Does Personal Data Reporting API need to be implemented for Auth provider supporting Atlassian oauth sign-in?

Hello,

Our product is an auth provider which supports multiple oauth vendors.

We would like to add sign-in / connect with Atlassian oauth 2 to our solution.

We will be storing the information returned from the https://api.atlassian.com/me endpoint in order to populate a user profile when they first sign up.

This includes accountId, name, email, nickname and their avatar.

The customers will be providing their own Atlassian keys to connect their app to our platform, but we also offer a shared account with our own credentials for testing (i.e. this is a shared Atlassian app owned by us as a platform).

Do we need to implement Personal Data Reporting API as a platform, or is this responsibility transferred to the Atlassian app owners who will be entering their oauth credentials on our platform?

Also what is the usage of the PDR API?

By posting accountIds there should the responsible party proceed with data deletion if the account has since been deactivated?

How is the response from the PDR API supposed to be utilized?

Thank you in advance,

Mark

Hey @MarkPitsilos,

I can offer my 2c here, but please note that I am not a lawyer and my interpretation does not represent legal advice or an official policy stance from Atlassian.

The personal data reporting API was built to support compliance with GDPR legislation (and emerging data privacy legislation in other jurisdictions) for apps that run on top of Atlassian’s products. The personal data reporting API allows Atlassian to offer our customers a streamlined process for actioning “right to be forgotten” requests for Atlassian accounts that may also have data stored by third parties through the usage of these apps. Without this, an Atlassian customer would need to issue a separate “right to be forgotten” request to Atlassian and every single provider of every single app they may have used across every single Atlassian site they ever logged in to. We did not view this as an acceptable user experience.

The idea that sits underneath this is that for a typical Atlassian app, if the user chooses to exercise their right to erasure for Atlassian products, they would no longer use Atlassian products and therefore also no longer use the apps, so the data can be safely erased.

The situation sounds a bit more complex for you since it seems like even if a user stops using Atlassian products, they may still want to retain usage of the product you are building the integration for?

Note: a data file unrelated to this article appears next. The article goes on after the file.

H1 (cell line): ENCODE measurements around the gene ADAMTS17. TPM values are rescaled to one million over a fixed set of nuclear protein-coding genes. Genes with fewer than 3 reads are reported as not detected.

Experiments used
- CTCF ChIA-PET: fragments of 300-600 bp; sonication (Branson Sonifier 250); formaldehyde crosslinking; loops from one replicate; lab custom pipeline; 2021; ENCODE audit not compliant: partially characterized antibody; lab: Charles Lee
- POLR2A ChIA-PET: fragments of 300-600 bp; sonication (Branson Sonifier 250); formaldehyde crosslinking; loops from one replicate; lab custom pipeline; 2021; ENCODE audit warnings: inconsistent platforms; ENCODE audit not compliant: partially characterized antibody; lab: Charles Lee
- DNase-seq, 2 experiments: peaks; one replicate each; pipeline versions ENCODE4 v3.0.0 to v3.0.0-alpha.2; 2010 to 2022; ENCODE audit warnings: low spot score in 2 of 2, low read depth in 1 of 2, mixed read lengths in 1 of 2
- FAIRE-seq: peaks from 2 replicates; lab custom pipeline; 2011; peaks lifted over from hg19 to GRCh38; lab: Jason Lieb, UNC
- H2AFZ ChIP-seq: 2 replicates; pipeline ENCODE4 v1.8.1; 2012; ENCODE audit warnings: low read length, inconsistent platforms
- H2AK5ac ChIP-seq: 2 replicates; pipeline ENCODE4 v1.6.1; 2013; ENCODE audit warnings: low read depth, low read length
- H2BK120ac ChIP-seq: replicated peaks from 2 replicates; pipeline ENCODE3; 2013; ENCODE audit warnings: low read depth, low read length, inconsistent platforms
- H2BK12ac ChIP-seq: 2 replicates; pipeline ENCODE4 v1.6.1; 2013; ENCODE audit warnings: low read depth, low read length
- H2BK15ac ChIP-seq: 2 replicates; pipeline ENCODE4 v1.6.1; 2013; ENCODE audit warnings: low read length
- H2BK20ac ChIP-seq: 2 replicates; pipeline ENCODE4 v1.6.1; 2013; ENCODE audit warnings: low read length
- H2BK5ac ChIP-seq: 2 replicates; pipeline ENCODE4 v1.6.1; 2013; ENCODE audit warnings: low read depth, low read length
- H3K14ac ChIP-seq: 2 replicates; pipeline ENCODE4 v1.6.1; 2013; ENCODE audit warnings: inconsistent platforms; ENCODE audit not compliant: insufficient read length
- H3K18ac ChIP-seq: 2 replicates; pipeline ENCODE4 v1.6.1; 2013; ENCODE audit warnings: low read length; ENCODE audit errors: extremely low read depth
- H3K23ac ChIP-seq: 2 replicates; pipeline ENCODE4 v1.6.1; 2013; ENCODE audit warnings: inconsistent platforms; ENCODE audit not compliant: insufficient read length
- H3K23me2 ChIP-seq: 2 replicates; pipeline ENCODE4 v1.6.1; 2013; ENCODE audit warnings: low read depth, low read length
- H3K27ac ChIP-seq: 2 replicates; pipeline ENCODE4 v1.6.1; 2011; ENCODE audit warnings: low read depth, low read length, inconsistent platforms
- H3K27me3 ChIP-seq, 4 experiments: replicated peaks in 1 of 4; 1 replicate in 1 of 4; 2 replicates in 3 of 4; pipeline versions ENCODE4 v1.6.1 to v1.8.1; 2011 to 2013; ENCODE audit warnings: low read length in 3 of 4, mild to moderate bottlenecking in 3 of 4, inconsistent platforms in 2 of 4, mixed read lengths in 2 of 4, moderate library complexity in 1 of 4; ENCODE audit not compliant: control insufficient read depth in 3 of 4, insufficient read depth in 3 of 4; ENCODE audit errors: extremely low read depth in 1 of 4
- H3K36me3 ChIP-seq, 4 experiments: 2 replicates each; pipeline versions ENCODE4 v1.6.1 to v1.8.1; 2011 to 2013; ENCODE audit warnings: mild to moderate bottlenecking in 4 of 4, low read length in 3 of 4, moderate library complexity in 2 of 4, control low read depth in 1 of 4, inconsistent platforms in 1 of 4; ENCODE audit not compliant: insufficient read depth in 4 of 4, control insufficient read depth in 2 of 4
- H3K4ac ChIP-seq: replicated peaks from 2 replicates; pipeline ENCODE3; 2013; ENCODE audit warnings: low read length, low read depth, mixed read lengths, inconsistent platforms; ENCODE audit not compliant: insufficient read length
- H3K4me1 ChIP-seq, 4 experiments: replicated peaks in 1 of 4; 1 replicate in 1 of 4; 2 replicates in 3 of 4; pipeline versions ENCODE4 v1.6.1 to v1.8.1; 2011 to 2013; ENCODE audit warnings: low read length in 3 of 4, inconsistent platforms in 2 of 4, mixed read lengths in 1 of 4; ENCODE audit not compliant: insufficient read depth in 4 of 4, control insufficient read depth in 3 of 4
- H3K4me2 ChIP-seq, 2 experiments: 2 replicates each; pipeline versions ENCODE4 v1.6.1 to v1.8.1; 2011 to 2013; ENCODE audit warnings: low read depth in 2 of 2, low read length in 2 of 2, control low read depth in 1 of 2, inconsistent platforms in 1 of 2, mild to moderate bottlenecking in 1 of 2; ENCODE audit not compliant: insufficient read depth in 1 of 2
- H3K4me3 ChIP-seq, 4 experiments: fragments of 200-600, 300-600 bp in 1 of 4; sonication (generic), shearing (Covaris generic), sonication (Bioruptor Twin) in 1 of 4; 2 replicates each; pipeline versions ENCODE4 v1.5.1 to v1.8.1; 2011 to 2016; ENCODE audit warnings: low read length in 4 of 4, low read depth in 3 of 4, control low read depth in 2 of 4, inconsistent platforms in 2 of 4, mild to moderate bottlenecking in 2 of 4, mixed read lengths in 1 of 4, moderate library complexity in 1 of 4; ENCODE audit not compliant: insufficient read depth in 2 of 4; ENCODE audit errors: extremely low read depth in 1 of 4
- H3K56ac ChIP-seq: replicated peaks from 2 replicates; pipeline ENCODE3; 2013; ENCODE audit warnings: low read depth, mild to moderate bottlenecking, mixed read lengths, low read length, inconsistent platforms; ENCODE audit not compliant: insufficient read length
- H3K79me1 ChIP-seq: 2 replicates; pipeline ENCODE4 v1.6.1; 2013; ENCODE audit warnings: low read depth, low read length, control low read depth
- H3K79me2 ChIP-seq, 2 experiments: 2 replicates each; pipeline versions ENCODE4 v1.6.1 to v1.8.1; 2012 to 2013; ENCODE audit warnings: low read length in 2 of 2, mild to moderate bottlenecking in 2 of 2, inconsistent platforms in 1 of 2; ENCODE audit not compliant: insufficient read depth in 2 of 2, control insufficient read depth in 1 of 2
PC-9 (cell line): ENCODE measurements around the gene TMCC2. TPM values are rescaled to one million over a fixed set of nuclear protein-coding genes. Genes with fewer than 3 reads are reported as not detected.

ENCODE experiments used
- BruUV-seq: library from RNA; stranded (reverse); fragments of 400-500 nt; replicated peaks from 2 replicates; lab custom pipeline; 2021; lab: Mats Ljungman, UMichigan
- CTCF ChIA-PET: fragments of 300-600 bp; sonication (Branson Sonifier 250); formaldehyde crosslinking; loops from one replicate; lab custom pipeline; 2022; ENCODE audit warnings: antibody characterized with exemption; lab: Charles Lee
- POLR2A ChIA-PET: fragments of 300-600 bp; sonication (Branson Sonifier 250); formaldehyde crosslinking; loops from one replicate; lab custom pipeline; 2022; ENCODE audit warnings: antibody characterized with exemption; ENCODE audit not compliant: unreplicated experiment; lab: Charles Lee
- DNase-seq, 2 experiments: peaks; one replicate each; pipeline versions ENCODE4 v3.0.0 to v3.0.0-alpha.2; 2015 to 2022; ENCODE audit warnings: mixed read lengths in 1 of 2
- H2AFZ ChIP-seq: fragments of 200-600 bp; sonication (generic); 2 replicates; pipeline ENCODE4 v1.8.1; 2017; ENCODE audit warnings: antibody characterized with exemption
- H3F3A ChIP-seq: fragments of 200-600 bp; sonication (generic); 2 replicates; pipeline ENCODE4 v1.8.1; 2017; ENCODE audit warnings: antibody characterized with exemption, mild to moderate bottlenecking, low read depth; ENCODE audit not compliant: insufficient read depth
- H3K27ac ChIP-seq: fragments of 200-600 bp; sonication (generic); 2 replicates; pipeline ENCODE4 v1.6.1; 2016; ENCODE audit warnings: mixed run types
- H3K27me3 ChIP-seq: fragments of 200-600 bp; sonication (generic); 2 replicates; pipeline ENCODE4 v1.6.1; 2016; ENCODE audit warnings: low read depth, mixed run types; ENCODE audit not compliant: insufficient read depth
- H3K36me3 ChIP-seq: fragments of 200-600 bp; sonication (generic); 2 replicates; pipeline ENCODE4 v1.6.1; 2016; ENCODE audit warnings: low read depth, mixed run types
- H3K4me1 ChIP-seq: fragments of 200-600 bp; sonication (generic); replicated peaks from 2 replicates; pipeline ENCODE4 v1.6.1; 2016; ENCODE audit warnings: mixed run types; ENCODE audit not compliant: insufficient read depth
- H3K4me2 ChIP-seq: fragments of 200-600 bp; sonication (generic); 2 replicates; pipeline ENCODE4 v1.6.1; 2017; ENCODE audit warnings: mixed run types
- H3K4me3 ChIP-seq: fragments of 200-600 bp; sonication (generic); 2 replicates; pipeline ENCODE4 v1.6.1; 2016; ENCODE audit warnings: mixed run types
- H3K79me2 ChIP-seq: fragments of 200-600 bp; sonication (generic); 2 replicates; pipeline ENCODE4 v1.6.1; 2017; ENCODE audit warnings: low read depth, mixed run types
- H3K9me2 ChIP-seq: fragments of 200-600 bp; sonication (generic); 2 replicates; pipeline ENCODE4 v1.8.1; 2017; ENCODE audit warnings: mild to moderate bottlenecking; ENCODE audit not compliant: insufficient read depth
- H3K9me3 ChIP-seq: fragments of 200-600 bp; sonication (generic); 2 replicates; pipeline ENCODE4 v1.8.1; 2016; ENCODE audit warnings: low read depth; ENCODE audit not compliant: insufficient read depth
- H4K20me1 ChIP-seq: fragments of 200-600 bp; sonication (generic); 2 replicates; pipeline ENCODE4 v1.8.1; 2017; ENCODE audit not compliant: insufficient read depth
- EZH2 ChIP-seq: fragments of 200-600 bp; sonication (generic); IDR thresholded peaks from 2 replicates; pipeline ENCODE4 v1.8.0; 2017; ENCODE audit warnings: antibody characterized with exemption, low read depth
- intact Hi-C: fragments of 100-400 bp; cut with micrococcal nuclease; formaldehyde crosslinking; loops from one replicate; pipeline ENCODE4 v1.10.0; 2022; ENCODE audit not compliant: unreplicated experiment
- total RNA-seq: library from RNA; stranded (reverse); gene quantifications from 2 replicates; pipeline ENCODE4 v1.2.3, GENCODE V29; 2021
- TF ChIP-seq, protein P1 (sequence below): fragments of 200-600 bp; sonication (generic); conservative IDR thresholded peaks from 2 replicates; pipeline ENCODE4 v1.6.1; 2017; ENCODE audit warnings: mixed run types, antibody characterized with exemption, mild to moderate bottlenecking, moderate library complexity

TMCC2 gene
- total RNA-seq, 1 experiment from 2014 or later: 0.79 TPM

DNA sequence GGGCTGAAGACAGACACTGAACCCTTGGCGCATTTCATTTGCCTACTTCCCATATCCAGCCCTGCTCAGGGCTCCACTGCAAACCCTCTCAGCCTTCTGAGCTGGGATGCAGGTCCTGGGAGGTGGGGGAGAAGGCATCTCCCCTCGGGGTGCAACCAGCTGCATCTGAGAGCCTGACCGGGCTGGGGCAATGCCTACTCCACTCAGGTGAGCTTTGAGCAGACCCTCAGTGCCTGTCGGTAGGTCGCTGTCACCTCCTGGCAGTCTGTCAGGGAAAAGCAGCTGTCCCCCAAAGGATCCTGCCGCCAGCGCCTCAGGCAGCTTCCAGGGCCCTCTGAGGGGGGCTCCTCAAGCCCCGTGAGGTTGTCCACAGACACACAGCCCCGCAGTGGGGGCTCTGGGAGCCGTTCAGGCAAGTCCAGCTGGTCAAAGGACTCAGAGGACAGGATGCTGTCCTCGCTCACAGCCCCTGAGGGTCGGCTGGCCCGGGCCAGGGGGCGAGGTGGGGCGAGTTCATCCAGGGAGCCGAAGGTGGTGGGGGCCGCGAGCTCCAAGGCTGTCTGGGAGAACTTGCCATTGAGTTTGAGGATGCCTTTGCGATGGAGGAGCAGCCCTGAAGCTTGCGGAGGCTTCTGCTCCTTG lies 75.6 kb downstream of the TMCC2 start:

Do we need to implement Personal Data Reporting API as a platform, or is this responsibility transferred to the Atlassian app owners who will be entering their OAuth credentials on our platform?

I believe the onus is still on you to handle the user’s personal data appropriately, regardless of who is configuring the connection.

Also what is the usage of the PDR API?

Atlassian will funnel accurate data into the API for you to action based on your requests. We also use information from the API to periodically identify apps which may not be in compliance with their obligations.

By posting accountIds there should the responsible party proceed with data deletion if the account has since been deactivated?

Yes, even if the account has been de-activated, you are still responsible for ensuring that you are no longer storing any of the user’s personal information.

How is the response from the PDR API supposed to be utilized?

The response should include information about which user accounts require action on your part to delete or update. Does that answer your question?

You should be confident that whatever course of action you take complies with your privacy policy/data policy. Presumably there would be a privacy policy or specific terms that explain to the user what will happen if they use the ‘sign-in with Atlassian OAuth 2’ option? Within Atlassian, we typically would involve a legal counsel or privacy expert in helping us understand the requirements for a feature like this and ensuring the legal terms are updated.

Depending on the stance you take with regards to your privacy policy, you might:

  1. Go ahead with deleting your paired account if the Atlassian account has been deleted… or;
  2. Scrub personal data synced from Atlassian from the paired account, but keep it active and accessible to the user… or;
  3. Disassociate the paired account from the deleted account, but retain the personal information in your systems so that the user’s experience in your product is unchanged.

Either way, I think that you will need to integrate with the Atlassian personal data reporting APIs unless you have specific legal guidance that says its un-necessary.

Hope this helps! Cloud data privacy is a complex and tricky topic, and I certainly don’t consider myself an expert.

Joe

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